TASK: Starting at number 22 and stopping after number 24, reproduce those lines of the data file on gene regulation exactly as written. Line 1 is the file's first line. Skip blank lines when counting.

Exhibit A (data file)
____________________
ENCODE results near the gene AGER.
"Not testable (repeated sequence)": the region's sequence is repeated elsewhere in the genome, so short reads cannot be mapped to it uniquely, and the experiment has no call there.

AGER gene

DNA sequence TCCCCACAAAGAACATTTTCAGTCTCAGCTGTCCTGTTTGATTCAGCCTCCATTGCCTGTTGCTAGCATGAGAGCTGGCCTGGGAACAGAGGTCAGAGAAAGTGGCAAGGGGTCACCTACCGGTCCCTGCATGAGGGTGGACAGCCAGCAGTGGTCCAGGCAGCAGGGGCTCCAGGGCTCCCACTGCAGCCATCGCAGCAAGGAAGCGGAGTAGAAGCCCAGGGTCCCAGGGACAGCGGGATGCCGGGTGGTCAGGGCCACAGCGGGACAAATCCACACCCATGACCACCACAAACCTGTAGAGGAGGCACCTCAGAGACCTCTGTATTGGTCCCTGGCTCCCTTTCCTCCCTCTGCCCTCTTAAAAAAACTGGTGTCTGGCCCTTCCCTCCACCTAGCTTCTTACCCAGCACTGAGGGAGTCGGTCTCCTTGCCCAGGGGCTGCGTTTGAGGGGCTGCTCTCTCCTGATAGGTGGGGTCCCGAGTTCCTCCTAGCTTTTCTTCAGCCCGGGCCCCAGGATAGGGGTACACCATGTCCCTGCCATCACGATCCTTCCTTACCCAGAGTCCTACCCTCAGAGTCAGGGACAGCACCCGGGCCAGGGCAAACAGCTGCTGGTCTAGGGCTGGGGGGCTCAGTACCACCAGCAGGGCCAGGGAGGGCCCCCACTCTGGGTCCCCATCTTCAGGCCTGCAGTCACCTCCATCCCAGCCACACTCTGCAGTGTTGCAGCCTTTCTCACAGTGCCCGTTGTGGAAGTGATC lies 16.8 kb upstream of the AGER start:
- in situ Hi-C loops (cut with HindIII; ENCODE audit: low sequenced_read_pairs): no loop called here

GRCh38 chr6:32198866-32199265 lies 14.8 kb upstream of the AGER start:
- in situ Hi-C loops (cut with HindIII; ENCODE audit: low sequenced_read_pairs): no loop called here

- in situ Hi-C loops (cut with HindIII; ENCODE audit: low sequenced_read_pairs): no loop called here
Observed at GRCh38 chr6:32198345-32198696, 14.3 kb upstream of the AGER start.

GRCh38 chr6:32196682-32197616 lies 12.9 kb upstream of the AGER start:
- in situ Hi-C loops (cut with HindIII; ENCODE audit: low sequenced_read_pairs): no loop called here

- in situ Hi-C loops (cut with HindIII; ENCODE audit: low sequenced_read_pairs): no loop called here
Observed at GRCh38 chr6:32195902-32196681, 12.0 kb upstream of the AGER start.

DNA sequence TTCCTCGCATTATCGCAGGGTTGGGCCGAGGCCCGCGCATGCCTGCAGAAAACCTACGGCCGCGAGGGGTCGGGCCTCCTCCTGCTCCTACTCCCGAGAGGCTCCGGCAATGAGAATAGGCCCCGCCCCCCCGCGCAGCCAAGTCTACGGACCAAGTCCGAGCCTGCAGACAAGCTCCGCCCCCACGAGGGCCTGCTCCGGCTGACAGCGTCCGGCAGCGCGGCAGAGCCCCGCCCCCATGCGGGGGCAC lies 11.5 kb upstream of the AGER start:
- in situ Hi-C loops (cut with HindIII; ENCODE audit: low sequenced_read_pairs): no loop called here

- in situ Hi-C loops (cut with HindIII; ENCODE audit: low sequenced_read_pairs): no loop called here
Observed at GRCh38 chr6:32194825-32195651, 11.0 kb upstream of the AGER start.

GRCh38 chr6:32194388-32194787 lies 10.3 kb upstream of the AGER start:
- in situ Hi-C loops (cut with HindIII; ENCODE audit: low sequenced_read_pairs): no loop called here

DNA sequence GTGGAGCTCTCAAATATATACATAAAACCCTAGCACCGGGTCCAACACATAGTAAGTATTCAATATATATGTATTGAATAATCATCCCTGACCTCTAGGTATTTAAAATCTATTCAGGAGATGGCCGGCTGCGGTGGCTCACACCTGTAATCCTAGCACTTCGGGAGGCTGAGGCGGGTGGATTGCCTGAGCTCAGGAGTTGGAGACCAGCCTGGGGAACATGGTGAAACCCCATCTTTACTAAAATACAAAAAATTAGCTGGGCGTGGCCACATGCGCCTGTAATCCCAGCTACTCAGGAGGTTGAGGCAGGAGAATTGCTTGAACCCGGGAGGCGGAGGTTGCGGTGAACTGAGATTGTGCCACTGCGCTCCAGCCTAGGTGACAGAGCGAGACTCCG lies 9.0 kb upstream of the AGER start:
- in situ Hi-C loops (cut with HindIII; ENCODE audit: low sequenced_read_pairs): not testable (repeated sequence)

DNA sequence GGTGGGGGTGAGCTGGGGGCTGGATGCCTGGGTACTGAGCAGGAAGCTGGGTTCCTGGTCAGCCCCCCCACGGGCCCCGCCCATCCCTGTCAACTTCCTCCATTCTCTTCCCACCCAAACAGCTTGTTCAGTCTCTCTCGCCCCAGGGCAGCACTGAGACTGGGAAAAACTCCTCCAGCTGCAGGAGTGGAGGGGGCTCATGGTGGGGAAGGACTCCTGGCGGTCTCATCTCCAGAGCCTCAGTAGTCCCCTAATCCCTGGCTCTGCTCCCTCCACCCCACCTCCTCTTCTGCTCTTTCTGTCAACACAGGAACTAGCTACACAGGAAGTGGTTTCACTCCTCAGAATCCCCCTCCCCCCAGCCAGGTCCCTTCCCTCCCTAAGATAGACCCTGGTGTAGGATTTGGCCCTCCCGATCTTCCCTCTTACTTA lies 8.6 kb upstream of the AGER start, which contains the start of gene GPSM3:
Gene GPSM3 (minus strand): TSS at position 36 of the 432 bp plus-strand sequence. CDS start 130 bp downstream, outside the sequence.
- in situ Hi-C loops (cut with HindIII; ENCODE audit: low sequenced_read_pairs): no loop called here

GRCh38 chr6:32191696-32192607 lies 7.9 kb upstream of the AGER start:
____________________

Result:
DNA sequence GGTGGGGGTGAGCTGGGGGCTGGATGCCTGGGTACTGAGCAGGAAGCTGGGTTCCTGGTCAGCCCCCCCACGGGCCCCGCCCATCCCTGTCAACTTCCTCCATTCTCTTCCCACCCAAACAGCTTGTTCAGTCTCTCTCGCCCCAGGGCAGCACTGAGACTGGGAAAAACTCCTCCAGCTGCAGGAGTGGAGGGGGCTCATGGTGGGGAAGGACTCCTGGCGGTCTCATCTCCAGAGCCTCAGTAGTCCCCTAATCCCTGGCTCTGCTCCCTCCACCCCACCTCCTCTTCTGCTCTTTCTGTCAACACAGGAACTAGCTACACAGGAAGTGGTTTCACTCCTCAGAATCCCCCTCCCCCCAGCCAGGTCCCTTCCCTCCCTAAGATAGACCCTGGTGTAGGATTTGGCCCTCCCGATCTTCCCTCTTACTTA lies 8.6 kb upstream of the AGER start, which contains the start of gene GPSM3:
Gene GPSM3 (minus strand): TSS at position 36 of the 432 bp plus-strand sequence. CDS start 130 bp downstream, outside the sequence.
- in situ Hi-C loops (cut with HindIII; ENCODE audit: low sequenced_read_pairs): no loop called here